However, this strategy didn’t work: Olympos was later used as a base by  a powerful group of pirates. There was an infamous pirate called Zeniketos who operated from Olympos.


After the ruins you arrive at the sea!

A Roman commander of Julius Ceasar conquered the city in the first century BC to neutralize the threat from the pirates.


People continued to live in Olympos until its decline in the 1400’s.


This was a lovely October day. Notice my twin on the right.

We returned for a quick weekend trip in May. This time we stayed at Olympos Orange Bungalows, which also was a good place to stay: nice food, clean rooms, and a lovely garden area.


Orange Bungalows garden area

One of the “must-do” things to do near Olympos is something we haven’t done yet: visit the eternal fires of Chimera which are natural gas-fueled flames that are never extinguished. It’s a popular place to hike up to at sunset or after dark.  North American visitors are known to bring marshmallows and other ingredients to make smores:)  We are told it’s easier to get there if you have your own transport, but you still have about a 3 kilometer hike up (then back down) the mountainside (in the dark), so be sure to wear good hiking shoes and bring a flashlight.  So we are told!  Nate has been three times; twice while camping with his class, and once while he was at summer camp.


Instead, we roasted marshmallows by the fire at Orange Bungalows; we substituted graham crackers with tea biscuits (cookies) and it was GOOD!!

Since most of the pensions in Olympos provide half-board (breakfast and dinner) in their rate, it’s fun to try the little restaurants for lunch.  Here’s one of our favorites, not far from the entrance to the ruins:


You said you wanted a close up on our plates? Ok!

So, what are you waiting for? Come and see for yourself why Olympos is a great getaway place!



During this season of travel we had a wonderful opportunity to visit friends who recently moved to Dubai.  While looking for flights from Prague to India, we noted that many went through Dubai…in fact it was only $200 from Prague to Dubai! So we took the opportunity to visit our friends Mike and Catherine and their boys for a weekend. They live outside of the city, not far from the beach.

That's the Persian Gulf!

That’s the Persian Gulf!

I never thought I’d watch our son play with friends in the waters of the Persian Gulf!!

Also known as the Arabian Gulf in the UAE.

Also known as the Arabian Gulf in the UAE.

The next day our friends took us to see a camel race track!



Here are the race camels...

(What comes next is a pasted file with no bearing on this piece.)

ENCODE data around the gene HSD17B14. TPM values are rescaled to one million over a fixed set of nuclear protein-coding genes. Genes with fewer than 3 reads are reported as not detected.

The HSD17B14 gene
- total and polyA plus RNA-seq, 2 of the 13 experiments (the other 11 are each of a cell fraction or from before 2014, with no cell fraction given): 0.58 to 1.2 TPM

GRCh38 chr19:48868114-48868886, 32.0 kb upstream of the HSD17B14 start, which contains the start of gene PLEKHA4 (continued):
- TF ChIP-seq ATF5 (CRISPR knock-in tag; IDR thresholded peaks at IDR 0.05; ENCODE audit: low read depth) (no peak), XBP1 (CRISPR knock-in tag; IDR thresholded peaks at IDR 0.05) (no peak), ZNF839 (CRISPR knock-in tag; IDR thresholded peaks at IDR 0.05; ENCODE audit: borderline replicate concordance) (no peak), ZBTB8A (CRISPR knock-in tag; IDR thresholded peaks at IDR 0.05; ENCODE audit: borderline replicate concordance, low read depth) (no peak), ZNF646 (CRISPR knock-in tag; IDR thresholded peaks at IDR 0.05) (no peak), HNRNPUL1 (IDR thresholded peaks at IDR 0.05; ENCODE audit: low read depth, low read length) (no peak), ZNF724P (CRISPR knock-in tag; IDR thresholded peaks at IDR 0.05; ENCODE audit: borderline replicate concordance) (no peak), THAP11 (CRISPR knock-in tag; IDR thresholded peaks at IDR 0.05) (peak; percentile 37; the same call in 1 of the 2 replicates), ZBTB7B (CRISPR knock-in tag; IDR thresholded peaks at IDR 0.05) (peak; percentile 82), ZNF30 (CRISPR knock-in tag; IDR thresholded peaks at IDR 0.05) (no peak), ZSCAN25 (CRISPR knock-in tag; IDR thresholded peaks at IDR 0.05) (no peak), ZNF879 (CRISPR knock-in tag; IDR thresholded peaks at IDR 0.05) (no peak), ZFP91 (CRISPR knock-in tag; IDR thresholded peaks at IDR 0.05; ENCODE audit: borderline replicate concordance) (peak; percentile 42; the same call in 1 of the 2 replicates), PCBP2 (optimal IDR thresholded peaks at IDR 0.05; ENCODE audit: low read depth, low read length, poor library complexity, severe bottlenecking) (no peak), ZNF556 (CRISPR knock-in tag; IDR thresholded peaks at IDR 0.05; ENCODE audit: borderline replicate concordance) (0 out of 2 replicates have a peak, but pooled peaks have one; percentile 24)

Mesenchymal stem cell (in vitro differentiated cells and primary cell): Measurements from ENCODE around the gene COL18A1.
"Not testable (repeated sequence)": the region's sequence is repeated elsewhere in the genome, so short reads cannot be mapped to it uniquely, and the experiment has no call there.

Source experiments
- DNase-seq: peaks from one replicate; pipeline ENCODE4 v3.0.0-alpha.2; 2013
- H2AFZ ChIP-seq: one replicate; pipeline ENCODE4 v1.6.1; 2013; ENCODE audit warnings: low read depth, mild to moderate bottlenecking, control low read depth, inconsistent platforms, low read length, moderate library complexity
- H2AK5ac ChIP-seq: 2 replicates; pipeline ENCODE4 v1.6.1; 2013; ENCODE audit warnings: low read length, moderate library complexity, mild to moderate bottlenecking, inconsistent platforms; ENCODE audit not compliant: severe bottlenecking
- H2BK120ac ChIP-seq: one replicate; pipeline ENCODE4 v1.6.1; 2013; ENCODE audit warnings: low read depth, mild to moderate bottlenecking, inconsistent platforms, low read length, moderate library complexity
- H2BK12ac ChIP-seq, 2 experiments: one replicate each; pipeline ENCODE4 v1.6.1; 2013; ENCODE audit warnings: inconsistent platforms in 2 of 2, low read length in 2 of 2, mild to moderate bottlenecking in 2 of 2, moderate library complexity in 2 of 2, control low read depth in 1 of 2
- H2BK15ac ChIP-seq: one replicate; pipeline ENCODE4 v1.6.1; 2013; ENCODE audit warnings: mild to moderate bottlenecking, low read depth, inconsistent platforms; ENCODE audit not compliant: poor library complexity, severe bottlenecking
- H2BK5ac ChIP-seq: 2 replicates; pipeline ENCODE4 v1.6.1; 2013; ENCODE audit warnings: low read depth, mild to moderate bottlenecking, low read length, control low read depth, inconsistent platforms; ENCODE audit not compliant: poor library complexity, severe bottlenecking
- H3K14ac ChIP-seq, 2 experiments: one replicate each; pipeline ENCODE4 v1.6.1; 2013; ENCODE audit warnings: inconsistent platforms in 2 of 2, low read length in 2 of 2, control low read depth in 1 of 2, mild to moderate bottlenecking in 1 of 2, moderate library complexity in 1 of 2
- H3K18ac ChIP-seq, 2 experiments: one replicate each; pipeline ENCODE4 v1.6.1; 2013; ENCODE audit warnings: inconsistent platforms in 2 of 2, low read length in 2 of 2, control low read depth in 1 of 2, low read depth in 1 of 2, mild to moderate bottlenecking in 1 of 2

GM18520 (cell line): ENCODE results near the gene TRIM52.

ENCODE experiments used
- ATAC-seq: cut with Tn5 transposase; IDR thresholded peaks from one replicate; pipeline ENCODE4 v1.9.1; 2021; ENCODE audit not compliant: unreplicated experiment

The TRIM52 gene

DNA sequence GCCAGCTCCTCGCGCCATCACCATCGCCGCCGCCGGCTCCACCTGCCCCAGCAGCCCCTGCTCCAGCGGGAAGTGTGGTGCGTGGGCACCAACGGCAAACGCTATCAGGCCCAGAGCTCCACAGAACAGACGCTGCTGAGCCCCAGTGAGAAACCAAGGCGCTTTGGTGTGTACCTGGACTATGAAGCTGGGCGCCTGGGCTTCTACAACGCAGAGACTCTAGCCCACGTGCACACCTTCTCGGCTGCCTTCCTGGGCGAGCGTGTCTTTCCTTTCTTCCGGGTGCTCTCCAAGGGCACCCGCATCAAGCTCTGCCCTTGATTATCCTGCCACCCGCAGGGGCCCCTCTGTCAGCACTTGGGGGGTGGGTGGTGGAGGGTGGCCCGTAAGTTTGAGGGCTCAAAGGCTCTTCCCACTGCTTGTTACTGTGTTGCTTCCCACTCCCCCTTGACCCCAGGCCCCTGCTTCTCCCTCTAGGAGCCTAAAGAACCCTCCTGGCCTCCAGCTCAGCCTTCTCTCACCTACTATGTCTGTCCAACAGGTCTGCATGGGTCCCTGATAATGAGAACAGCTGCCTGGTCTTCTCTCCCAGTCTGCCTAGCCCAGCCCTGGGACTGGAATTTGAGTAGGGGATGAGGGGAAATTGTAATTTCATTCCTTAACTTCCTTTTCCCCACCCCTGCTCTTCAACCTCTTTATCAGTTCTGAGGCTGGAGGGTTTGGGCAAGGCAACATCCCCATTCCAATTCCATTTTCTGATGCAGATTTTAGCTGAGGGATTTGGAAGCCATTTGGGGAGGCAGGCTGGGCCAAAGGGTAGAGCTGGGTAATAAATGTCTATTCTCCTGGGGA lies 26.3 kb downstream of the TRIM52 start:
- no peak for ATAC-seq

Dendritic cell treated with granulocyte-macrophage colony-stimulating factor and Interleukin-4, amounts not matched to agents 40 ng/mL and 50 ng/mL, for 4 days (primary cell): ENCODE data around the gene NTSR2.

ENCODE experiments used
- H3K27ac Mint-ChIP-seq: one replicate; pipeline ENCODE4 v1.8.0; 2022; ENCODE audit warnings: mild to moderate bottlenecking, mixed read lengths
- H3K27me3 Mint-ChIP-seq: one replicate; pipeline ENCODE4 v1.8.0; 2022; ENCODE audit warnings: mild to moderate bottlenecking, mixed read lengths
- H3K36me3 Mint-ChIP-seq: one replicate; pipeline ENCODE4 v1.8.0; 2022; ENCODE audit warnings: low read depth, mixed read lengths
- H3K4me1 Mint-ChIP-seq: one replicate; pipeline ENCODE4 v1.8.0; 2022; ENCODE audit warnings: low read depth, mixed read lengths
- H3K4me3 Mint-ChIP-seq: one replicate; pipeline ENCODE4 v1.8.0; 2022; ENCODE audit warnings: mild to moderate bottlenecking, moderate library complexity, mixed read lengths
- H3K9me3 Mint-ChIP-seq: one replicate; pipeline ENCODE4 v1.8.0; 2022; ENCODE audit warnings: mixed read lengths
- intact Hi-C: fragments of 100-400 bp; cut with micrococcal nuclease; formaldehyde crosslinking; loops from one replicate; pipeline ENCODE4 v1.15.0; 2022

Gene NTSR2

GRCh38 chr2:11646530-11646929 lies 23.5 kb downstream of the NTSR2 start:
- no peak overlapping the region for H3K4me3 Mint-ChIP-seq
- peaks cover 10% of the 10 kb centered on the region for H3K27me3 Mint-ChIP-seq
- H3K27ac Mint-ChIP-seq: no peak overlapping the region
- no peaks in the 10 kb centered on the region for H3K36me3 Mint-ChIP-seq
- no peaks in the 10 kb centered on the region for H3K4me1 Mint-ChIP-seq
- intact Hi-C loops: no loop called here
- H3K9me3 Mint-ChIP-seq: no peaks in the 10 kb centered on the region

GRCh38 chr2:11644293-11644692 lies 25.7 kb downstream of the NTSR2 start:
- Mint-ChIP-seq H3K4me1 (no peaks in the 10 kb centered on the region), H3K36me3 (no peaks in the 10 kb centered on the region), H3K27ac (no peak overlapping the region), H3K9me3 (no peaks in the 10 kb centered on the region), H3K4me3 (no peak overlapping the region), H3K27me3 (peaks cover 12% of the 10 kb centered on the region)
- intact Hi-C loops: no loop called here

Here are the race camels…

And here's our gang:)

And here’s our gang:)

Catherine told us they once were invited to see a race.  She had expected to watch the race from the stands; however, she was surprised to discover that the race was watched while in a car speeding alongside the camels, yelling encouragement to your favored camel (go, Orange!!)…amongst other speeding cars full of people cheering for their camels!  Wish we could have experienced that!!

Apparently the camels are ridden by robot jockeys during the race...no, I'm not making it up!

Apparently the camels are ridden by robot jockeys during the race…no, I’m not making it up!



Next, they took us to the desert.  I mean, the real desert, with enormous sand dunes.  We got there by four wheel driving…slipping, sliding, and bumping our way over the dunes to “their dune”.  It felt just like driving across snow. There were no tracks, no parking lot, just follow the old race track and then veer off until we found this place…


The kids had a blast jumping off the dunes, running, climbing, and digging in the sand.  It was so soft, like baby powder!!





The adults enjoyed chillin' while the kids played...

The adults enjoyed chillin’ while the kids played…

Quite an amazing view!

Quite an amazing view!

We watched the sun get lower in the sky, but had to head home while it was still light.

We watched the sun get lower in the sky, but had to head home while it was still light.

Good-bye, desert!

Good-bye, desert!

Then there was a great sunset to top off a really great day as we headed home…


A big thank you to our friends for a wonderful couple of days!




Enjoying a sunny February day in the old city of Kaleici in Antalya, Turkey

Enjoying a sunny February day in the old city of Kaleici in Antalya, Turkey

We recently spent six lovely days in Antalya, Turkey. It’s located on Turkey’s Mediterranean coast. Kaleiçi is the historic area of the town.  It started as a Roman town around 150 BC, and was named after it’s founder: Attalos II, King of Pergamon.  It later changed hands to the Byzantines, then the Seljuk Turks, and finally passed to the Ottoman Turks.

What view? Our oblivious 9-year-old:)

What view? Our oblivious 9-year-old:)

King Attalos III bequeathed his kingdom to Rome upon his death in 133 BC, and Antalya became part of the Roman Republic.

The port

The Roman Harbor

Antalya was visited by the Apostle Paul, as recorded in the book of Acts: “From Perga, Paul and Barnabas went down to Attalia and sailed from there to Antioch after preaching in Pisidia and Pamphylia” (Acts 14:25-26).

This harbor is where he sailed from!

Rows of pirate boats

Rows of  boats, capitalizing on the theme of Pirates of the Caribbean:)

Antalya was a major city in the Byzantine Empire. It was conquered by the Seljuk Turks in the 13th century. It was conquered by the Ottomans in the 14th century.

Lots of souvenir shops, of course!

Lots of shops

Carpet, anyone?

Carpet, anyone?

Kaleiçi is a lovely place to just wander through the winding streets.



The Broken Mınaret Mosque Kesik Minare has changed hands on multiple occasions through the centuries.  It was originally built as a Roman temple in the 2nd century AD.  The Roman Temple was later converted into a Christian church during the Byzantine era in the 7th century. It was converted into a mosque in the 13th century, and the minaret was added. Not long after, it was converted back into a church when Antalya was taken by the crusader king of Cyprus. It was reconverted yet again to a mosque, and has remained a mosque since!


Outside the mosque.


The Broken Minaret


Interesting courtyard…


Hookah, anyone?


What’s in there?


The equivalent of Prague’s John Lennon Wall?